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Presenters | Text > Data (fall 2012)


Allen Riddell is a PhD Candidate in the Program in Literature. His dissertation explores how intellectual and literary historians might use statistics and machine learning to study very large text collections (of novels, academic journal articles, newspapers, etc.).



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Eric Monson is a Research Scientist working for Duke’s Visualization Technology Group. He collaborates with investigators from Applied Math, Computational Immunology and Art History doing data gathering, analysis and visualization. Since the beginning of 2012 he has been increasingly focused on trying to help humanities scholars incorporate technology into their research so they can think about and view their data in new ways. Consequently, the questions humanists ask can also drive algorithm and software development in novel directions.


Greg Appelbaum is an Assistant Professor in the Department of Psychiatry and Behavioral Sciences. Traditionally his work has utilized Cognitive Neuroscience approaches to ask questions of brain and behavior. In recent years however, he has turned his attention to meta analytic approaches to synthesize across the larger Cognitive Neuroscience literature.





Elizabeth Beam is a fourth year Neuroscience and English major who is interested in interdisciplinary approaches to Neuroscience. She has spent her undergraduate years applying text-based meta-analytic tools to the Cognitive Neuroscience literature.




Angela Zoss is the Data Visualization Coordinator for the Data & GIS Services department in Perkins Library. She holds a master’s in Communication from Cornell University and is pursuing her doctorate in Information Science from Indiana University.  Her background in text analysis includes courses in Computer-Mediated Discourse Analysis, Natural Language Processing, and Latent Structure Analysis.  She has conducted a range of text analysis projects, from manual coding of email corpora to automated classification of academic articles.  Her research focuses on the effective design of interactive information visualization systems to convey trends within large, complex datasets – particularly those involving scholarly communication.


As Duke University’s first Director of Copyright & Scholarly Communications, Kevin Smith’s principal role is to teach and advise faculty, administrators and students about copyright, intellectual property licensing and scholarly publishing.  He is a librarian and an attorney (admitted to the bar in Ohio and North Carolina) and also holds a graduate degree in religion from Yale University.  At Duke, Kevin serves on the University’s Intellectual Property Board and Digital Futures Task Force, and he convenes the Open Access Advisory Panel.  He is the current Chair of the ACRL’s Research and Scholarly Environment Committee and serves on the SPARC Steering Committee.  His highly-regarded web log on scholarly communications ( discusses copyright and publication in academia, and he is a frequent speaker on those topics.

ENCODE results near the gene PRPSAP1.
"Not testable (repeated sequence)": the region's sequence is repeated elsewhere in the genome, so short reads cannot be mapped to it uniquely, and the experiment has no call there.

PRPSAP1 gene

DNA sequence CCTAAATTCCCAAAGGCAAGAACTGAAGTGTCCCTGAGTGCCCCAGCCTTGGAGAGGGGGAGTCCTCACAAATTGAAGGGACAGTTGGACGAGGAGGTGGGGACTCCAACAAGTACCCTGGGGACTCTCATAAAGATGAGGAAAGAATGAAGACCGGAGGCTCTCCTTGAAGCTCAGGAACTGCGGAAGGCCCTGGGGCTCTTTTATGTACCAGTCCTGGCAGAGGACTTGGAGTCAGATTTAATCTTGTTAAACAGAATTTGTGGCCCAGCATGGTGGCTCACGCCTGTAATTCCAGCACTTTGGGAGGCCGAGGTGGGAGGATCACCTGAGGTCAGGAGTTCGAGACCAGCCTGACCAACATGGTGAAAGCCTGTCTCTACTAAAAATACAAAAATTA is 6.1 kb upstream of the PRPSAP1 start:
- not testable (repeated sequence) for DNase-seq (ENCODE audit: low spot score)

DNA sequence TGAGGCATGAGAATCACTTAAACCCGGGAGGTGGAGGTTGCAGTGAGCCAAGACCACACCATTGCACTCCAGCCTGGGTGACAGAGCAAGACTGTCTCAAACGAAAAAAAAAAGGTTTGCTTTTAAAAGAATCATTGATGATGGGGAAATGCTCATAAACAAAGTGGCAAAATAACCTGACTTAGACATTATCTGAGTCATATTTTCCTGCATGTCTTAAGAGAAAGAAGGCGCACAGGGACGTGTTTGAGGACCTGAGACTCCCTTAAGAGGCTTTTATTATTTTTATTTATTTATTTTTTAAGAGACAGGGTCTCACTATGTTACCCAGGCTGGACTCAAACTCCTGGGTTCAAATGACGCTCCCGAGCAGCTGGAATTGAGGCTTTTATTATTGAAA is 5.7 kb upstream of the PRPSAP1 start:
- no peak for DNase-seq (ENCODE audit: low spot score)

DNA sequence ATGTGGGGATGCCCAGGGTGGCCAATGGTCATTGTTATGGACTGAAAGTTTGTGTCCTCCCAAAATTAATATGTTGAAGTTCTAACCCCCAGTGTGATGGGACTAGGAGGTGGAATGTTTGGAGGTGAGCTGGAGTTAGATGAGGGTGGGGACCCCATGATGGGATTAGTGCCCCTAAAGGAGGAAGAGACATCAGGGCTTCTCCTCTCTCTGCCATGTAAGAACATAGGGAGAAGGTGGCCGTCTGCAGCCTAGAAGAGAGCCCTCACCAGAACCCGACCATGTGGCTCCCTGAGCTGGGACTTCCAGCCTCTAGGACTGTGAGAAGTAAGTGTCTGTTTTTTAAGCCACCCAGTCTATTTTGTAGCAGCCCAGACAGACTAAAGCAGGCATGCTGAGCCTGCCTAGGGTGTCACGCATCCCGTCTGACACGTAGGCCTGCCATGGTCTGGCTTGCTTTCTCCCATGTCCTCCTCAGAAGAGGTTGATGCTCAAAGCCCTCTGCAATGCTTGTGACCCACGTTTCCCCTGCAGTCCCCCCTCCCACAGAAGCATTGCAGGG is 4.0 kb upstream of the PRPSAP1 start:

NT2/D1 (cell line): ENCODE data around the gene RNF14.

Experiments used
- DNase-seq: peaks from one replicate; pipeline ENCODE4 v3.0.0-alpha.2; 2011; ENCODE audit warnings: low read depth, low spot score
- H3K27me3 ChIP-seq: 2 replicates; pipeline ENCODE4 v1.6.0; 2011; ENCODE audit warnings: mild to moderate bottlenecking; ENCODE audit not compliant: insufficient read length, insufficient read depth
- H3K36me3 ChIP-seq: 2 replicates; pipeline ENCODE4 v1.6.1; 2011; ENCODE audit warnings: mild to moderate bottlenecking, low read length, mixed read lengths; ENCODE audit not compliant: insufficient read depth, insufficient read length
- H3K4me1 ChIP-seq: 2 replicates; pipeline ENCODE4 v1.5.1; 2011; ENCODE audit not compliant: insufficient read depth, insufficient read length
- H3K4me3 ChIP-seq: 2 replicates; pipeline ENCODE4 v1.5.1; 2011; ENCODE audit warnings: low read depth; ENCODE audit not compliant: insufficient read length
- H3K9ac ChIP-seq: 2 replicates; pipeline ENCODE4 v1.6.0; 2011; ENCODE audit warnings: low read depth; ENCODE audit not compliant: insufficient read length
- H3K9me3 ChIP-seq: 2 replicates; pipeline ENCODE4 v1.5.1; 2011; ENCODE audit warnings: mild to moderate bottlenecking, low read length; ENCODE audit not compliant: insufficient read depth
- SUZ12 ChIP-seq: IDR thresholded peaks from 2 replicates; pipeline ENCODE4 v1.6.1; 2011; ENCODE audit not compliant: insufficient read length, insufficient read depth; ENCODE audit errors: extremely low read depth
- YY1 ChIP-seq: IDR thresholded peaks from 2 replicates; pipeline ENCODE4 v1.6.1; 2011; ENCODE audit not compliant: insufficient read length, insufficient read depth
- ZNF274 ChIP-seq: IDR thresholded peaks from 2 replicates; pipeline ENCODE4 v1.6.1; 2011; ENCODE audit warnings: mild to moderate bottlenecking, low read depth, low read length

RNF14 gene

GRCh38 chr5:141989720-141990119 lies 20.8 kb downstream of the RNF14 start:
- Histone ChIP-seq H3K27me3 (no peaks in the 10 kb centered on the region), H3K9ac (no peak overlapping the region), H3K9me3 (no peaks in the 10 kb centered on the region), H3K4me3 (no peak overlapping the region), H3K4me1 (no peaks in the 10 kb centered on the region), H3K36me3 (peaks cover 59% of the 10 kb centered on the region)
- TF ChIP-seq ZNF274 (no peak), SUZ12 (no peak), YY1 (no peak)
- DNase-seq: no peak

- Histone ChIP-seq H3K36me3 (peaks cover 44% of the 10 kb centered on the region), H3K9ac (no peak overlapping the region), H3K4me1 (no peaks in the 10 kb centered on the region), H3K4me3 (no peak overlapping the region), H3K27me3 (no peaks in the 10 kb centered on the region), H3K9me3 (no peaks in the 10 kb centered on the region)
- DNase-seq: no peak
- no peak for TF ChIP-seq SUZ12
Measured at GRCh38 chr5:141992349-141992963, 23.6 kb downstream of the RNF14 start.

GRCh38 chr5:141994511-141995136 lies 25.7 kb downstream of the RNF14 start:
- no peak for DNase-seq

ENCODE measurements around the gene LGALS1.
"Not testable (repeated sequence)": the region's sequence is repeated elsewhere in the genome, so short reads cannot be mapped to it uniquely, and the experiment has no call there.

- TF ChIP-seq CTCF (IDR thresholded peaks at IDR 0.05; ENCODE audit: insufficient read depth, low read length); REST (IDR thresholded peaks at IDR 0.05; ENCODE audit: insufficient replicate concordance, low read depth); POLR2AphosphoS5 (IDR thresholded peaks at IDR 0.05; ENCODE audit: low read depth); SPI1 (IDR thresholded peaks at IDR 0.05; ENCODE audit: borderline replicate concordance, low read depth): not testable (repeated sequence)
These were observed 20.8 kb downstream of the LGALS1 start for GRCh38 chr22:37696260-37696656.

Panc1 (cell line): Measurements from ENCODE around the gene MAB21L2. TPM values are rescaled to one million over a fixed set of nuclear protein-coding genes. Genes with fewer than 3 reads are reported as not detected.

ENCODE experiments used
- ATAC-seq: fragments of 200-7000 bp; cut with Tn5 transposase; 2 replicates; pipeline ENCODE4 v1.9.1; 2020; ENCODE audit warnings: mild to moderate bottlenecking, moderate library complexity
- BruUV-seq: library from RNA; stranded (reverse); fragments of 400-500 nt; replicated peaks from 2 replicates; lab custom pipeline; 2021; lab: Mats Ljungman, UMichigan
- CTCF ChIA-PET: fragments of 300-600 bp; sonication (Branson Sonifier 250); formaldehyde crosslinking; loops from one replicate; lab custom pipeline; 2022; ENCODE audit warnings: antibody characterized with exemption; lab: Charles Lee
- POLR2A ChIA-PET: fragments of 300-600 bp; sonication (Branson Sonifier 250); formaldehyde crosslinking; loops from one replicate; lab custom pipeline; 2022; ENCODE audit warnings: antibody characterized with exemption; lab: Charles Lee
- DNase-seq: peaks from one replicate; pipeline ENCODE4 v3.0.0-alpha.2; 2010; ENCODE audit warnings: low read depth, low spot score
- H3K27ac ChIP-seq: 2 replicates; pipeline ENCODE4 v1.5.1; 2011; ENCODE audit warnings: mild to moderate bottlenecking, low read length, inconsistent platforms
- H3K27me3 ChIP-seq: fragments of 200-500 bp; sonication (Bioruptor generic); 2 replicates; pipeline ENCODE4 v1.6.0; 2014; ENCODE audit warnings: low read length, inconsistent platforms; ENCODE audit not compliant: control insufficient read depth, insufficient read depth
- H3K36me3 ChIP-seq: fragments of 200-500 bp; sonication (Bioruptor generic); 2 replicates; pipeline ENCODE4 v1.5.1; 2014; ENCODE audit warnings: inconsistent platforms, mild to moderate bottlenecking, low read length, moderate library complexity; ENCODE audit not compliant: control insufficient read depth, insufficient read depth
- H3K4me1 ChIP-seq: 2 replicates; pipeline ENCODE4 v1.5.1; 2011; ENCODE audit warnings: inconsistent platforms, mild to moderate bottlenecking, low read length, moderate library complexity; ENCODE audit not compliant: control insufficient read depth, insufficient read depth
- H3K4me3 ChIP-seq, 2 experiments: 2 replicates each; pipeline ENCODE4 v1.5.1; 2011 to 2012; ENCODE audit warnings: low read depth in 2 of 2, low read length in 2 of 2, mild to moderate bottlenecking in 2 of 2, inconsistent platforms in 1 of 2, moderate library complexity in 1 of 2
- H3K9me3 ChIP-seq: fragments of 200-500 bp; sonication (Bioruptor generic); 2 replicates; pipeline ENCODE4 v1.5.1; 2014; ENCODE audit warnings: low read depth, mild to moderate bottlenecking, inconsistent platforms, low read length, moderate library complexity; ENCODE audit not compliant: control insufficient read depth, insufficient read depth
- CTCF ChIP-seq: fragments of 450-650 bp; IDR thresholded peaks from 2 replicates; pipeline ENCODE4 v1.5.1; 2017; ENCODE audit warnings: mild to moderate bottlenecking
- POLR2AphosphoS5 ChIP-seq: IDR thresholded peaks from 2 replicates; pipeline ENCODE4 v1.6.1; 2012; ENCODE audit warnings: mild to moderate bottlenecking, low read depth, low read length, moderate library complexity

Charlotte Clark’s primary interest is the intersection of collective learning and collection action. She studies how environmental education can contribute to management of common pool resources, and how informal learning processes engage with behavior change for individuals and communities around environmental issues. She applies these concepts in work around campus sustainability, and leads the Education Subcommittee of Duke’s Campus Sutainability Committee. She uses and teaches qualitative research methods, including use of qualitative research software.


Presentation slides: shaw.tei.2012-09-27

William Shaw is the digital humanities technology consultant at Duke University Libraries.  A graduate of Warren Wilson College, Mr. Shaw earned his M.A. at the University of North Carolina at Chapel Hill, where he is now completing his Ph.D. in English literature.  He is a student of British Romanticism and the digital humanities.  As technical editor of the William Blake Archive, he created several new digital humanities tools while overseeing the development and maintenance of the leading digital project in his field; at Duke, he has helped build a wide range of digital projects as part of the Humanities Writ Large initiative.  His scholarly interests include William Blake, 19th century British poetry, William Hazlitt, and the curriculum and pedagogy of the digital humanities.

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Ryan Shaw is an assistant professor in the School of Information and Library Science at the University of North Carolina at Chapel Hill. His research focuses on how events and periods are used as conceptual structures for digitally organizing narrative information across different types of media, and how information systems might better support the expression of multiple perspectives on events and their relationships.

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